OCT 18
How Important is a Mammogram!

For 2017, The American Cancer Society has estimated that around 252,710 new cases of invasive breast cancer will be diagnosed in women and 2,470 diagnosed in men, around 63,410 new cases of Carcinoma in situ(non-invasive and the earliest form of breast cancer) will be diagnosed, and approximately 40,610 cases will be fatal.

 
OCT 16
October is National Audiology Awareness Month.

Over 36 million American adults have some degree of hearing loss.

That is over 4 times the amount of people who live in New York City.

 
OCT 12
ARE YOU PREPARED FOR YOUR BUSINESS ASSOCIATE’S HIPAA BREACH?

  As of September 30, 2017, the Department of Health and Human Services Office of Civil Rights (OCR) has received notices of 237 breaches. 46% occurred as result of hacking or IT security incidents; many at the business associate level.  Ransomware is rampant and projected to increase 670%.  As a covered entity, although a breach occurs at your business associate, under HIPAA, you are responsible for your protected health information and responding to the breach.  OCR has been clear that breaches of 500 or more records will be investigated. Given the significant increase in breaches over the past few years, advance preparation is critical and can reduce the cost and burden of breach response.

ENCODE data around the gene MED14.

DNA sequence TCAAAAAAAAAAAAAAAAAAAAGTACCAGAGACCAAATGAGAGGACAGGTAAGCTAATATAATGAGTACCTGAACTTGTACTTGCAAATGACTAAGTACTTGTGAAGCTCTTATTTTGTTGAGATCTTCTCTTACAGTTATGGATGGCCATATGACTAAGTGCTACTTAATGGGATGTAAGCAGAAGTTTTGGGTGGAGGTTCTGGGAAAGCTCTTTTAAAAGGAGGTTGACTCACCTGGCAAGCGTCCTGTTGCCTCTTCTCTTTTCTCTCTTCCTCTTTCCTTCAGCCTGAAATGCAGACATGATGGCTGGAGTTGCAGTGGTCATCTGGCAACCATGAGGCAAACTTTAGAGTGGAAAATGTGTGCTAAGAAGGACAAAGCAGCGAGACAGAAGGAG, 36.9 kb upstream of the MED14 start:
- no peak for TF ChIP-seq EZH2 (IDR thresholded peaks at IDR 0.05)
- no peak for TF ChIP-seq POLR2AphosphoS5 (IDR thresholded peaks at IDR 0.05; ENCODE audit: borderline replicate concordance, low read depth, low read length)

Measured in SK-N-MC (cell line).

OCT 10
Billing Under Another’s Provider Number Can Land Physicians in Hot Water